The Deparment of the Air Force is planning to give Alphabet‘s [GOOG] Google subsidiary a first hand view of the department’s operations under a new program, U.S. Air Force Chief of Staff Gen. Charles Q. Brown said on May 9.

“One of the things that we’re just on the cusp of is bringing industry into the Air Force,” Brown told the Ash Carter Exchange on Innovation and National Security in Washington, D.C. “We have a program of education with industry where we’ll send our officers and NCOs [non-commissioned officers] to go spend a year with industry, and so I’ve been thinking, ‘Well, how do we bring industry into the Department of the Air Force so they see how we work?’ So, we’re working with Google, and we’re real close. The lawyers have to do the last few checks, but the goal is to bring someone in for three to six months so they can see how we operate. We want to make sure we put them in a place that doesn’t crush their soul, where they can see the real value and opportunities and then take that back, but also build a relationship wth those of us in uniform and our civilians that can be long-lasting because we can get things done.'”

“A lot of things get done based on relationships, including figuring out how to get around the process and the policies,” Brown said. “Instead of having an exception to the policy, sometimes I think, ‘Just change the policy so the exception becomes the new rule.’ That’s the way we’ve gotta operate in the future to make sure we can move as fast as we need to.”

Google is one of four awardees under DoD’s $9 billion Joint Warfighter Cloud Capability (JWCC) effort and was the prime contractor for Project Maven before the company dropped out in 2018 after receiving pushback from employees about the company’s tools being used for an artificial intelligence (AI) drone imaging effort. (Defense Daily, Dec. 7, 2022).

The other JWCC awardees are Oracle [ORCL], Amazon Web Services [AMZN] and Microsoft [MSFT].

The Pentagon established JWCC in July 2021 to replace the JEDI cloud program, which was shuttered after the department said it determined that “due to evolving requirements, increased cloud conversancy, and industry advances” the program no longer met its needs (Defense Daily, July 6 2021).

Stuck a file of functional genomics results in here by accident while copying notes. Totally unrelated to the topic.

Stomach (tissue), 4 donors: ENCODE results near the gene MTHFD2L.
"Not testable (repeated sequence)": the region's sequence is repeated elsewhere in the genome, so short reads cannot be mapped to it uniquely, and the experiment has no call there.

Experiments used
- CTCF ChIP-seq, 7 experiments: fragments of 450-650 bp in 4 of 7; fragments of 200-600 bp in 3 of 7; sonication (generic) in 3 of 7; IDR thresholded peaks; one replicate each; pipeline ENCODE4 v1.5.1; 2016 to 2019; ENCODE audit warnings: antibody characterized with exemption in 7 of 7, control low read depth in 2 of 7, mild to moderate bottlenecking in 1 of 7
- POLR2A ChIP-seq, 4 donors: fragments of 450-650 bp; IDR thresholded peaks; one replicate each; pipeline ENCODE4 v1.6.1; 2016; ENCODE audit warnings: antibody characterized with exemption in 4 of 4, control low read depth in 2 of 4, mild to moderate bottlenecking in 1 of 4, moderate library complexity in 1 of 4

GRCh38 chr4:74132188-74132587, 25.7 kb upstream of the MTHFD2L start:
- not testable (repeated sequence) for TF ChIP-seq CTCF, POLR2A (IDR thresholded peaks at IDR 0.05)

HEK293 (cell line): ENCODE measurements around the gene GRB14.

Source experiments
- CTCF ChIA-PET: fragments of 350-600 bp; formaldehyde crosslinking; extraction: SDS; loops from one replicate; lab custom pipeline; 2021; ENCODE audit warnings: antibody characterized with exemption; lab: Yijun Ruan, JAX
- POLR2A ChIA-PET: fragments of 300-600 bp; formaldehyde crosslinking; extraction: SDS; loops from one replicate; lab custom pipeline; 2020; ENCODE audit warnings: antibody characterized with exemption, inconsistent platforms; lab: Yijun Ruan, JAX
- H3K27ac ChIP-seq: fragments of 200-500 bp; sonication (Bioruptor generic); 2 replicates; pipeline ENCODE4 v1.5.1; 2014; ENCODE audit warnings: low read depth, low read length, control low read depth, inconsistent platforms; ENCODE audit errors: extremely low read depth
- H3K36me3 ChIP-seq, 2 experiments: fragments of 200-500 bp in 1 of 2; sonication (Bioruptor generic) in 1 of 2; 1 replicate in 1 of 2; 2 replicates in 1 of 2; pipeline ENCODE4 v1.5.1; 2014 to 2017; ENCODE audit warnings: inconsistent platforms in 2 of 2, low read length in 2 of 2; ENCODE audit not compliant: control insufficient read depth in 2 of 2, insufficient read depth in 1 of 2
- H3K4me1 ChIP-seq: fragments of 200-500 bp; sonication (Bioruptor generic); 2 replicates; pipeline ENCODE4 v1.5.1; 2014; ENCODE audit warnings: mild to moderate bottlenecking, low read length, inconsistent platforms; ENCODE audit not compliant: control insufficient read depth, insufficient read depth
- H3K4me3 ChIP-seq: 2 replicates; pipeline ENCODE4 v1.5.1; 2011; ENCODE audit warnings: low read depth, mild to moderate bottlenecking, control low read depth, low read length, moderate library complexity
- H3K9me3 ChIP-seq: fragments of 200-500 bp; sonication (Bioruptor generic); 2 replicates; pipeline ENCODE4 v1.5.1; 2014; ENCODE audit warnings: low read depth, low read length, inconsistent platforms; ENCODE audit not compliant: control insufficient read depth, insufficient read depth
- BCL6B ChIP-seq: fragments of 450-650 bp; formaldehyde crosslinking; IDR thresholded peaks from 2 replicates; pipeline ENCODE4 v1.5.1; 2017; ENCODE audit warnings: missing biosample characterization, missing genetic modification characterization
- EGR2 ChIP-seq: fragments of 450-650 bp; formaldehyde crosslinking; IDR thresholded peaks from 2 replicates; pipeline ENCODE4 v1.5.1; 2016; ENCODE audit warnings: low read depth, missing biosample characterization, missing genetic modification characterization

Microsoft originally beat out Amazon Web Services for the JEDI cloud contract in October 2019, but the program stalled following a series of legal challenges.

The Special Competitive Studies Project (SCSP), an Arlington, Va.-based foundation established by former Google CEO and billionaire Eric Schmidt in 2021, held the May 9th Ash Carter Exchange. SCSP aims to forge a national consensus to strengthen U.S. capabilities in AI and other emerging technologies.

“The Trump and Biden adminitrations did a good job in slowing down China,” Schmidt said at the May 9th event on the topic of AI. “At the moment, the leadership in this area is occurring in the United States. The Europeans are hopelessly behind because they start with regulation, which never works so, effectively, it’s ours to play with. We as a nation have control over this technology right now.”

Google, OpenAI, Meta Platforms, Inc. [META], and San Francisco-based Anthropic are the major U.S. builders of powerful AI language models.

During his remarks, Schmidt referenced a recently leaked memo from a Google engineer that suggested that Google and OpenAI’s fence around AI is falling, as the memo said that the open source community had gotten a hold of LLaMA, a large language model developed by Meta, and had used LLaMA to move toward the rapid creation of smaller, low-cost Bard and ChatGPT clones.

OpenAI developed ChatGPT, and in February Google said that it was rolling out its Bard AI chatbot technology as a ChatGPT competitor.

Regarding AI, Schmidt said on May 9th that he is most concerned that the “diffusion of this knowledge from these very expensive and specialized models is occurring much quicker than I thought, and open source has the property that it moves us along very quickly, but it gives all of our advantages away to our competitors.”

“Why in the world would you invent something this powerful and then choose to leak it to the Chinese, right?” Schmidt asked. “Not even I am that stupid, and yet, in fact, that’s what we’re busy doing, and this is a problem that as a nation we have to address this year.”

Industry may propose a rule that requires companies to notify the federal government if they are developing language models able to improve their functionality autonomously. “I think the industry is going to propose roughly the following rule: If you’re doing something of this nature, if you’re doing something which involves either recursive self-development, which is obviously dangerous, or some kind of fine tuning in these critical areas, you have to nofity the government,” Schmidt said.

Brown, for his part, suggested that AI and machine learning (ML) are not a military cure all.

“I don’t know that we fully understand AI and machine learning,” he said. “I think we’ve made some progress in certain areas as an Air Force just based on our being, in some cases, a more technological service than others, but also based on our relationship with the Space Force. But I think too often, for those of us that work at the Pentagon, you’ll see AI and ML on a bunch of Power Point slides, as if it’s the panacea that’s gonna solve all our problems, and we don’t fully understand it.”